On paper, these tactics might seem transparent. But in reality, they are often extremely effective. The FINRA study also revealed that fraud techniques are often tailored to the psychology of the individual. Financial education alone will not be enough to put an end to senior fraud, since one of the study’s major findings indicated that senior fraud victims are more financially educated than non-victims and more willing to listen to sales pitches. In addition, victims are more likely to have experienced negative life events, such as job loss, divorce, or the death of a spouse.

Anyone approached with a “must-act-now” deal should take the time to walk away and do some research. Be skeptical, question why the offer is being made to you at that time, and contact the Better Business Bureau to learn more. Don’t waste time listening to cold-call sales pitches. Make sure to get second opinions from friends and family before taking action on any hot deal. In the end, follow the old adage: If it sounds too good to be true, it probably is. Visit www.consumerfraudreporting.org to learn more.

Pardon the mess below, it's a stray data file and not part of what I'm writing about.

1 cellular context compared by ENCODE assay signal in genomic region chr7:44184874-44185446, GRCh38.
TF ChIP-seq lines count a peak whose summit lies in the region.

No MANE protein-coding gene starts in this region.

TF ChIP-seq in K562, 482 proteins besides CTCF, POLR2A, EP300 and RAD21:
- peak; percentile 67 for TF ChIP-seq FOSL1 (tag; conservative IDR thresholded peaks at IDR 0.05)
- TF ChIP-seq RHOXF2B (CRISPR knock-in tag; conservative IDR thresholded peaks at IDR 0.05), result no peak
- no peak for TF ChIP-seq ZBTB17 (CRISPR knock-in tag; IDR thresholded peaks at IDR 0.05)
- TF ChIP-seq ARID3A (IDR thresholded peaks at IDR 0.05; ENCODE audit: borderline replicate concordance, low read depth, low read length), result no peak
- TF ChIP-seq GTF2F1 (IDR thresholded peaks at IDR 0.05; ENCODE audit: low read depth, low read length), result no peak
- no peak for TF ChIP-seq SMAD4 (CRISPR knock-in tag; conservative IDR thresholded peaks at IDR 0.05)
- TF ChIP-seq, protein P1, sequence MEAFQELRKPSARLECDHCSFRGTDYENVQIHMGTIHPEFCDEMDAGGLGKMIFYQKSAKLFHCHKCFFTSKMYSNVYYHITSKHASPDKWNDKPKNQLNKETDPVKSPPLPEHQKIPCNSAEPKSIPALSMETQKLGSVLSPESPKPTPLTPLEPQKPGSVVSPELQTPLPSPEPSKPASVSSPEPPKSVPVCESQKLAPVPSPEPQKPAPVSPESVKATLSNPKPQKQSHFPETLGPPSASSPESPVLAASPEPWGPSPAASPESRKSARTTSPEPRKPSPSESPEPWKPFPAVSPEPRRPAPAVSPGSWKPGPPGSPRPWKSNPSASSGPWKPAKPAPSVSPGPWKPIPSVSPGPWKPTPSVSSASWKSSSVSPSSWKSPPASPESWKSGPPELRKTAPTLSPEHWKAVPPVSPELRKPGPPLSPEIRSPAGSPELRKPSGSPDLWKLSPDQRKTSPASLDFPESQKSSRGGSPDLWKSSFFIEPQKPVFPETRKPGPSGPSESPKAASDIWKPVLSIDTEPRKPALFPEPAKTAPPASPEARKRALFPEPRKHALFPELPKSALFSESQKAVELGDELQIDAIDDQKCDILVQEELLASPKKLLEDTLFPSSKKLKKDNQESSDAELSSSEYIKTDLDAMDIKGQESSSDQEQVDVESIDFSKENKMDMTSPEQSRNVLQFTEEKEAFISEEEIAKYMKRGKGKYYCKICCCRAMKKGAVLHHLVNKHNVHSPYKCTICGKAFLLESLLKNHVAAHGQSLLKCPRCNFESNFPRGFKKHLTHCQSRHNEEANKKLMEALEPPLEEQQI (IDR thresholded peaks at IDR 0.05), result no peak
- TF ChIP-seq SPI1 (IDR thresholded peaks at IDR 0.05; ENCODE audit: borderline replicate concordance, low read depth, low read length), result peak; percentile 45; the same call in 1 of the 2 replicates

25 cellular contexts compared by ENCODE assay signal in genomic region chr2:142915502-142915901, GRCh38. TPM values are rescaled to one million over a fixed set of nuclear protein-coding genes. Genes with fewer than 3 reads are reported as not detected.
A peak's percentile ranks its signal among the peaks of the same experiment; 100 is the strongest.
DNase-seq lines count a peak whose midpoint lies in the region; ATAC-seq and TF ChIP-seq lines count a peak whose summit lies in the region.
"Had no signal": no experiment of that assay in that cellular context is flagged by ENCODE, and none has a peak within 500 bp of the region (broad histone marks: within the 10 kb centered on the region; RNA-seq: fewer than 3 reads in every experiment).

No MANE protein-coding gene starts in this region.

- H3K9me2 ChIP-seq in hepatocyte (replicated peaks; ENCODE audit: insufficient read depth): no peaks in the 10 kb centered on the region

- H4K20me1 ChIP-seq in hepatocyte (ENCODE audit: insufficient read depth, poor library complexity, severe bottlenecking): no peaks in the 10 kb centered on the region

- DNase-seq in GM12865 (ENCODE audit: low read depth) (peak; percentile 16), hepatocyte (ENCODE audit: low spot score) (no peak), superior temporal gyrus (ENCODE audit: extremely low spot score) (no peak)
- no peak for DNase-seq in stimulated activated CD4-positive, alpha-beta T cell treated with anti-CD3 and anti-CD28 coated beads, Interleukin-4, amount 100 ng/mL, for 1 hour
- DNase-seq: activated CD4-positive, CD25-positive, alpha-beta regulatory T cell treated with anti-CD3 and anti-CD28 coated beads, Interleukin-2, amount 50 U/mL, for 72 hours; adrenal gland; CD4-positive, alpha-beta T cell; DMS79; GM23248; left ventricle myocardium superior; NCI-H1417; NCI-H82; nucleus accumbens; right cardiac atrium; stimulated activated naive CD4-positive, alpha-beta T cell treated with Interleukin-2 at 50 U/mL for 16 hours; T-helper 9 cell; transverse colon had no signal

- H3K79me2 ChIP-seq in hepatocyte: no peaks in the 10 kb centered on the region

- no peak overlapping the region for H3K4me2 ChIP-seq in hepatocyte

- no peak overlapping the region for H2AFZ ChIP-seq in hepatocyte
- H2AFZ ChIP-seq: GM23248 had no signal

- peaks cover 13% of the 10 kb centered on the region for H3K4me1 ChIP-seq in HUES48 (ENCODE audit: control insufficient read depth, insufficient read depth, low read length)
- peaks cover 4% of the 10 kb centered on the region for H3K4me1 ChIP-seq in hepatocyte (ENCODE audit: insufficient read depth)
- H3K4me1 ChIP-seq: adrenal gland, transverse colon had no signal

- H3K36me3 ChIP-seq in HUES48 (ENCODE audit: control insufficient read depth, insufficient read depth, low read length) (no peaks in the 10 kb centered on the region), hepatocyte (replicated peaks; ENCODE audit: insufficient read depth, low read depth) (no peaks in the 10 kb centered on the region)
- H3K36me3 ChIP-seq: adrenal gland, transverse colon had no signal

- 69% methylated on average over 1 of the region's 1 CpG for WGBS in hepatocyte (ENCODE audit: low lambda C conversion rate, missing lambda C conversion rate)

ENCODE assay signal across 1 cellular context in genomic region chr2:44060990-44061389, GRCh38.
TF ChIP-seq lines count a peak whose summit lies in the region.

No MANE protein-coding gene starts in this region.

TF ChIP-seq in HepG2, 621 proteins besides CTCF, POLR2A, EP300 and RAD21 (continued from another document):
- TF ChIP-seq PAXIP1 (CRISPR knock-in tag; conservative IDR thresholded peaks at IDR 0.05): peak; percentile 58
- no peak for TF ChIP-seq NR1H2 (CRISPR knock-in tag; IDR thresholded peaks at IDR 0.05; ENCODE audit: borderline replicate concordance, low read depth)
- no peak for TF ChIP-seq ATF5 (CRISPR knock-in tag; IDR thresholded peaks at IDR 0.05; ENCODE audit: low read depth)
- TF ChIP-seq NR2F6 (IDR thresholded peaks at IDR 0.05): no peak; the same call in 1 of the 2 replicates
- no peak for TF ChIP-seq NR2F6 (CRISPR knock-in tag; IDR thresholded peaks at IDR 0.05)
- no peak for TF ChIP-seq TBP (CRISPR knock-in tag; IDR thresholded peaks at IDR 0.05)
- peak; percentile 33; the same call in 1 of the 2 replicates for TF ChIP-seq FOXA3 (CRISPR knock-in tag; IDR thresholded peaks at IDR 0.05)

Charitable Giving: Good for the Heart and Your 1040

If you are like most people, you probably want to minimize taxes and increase savings. Charitable donations can play a valuable role in your tax-reduction strategies. A well-planned gift to charity could provide:

  • The chance to be more involved in charities close to your heart
  • An income tax deduction or reduction
  • A reduction (or avoidance) of estate tax

But, your donation could also mean:

  • The ability to exercise control over assets during your lifetime and after death
  • The opportunity to take care of your heirs in the manner you choose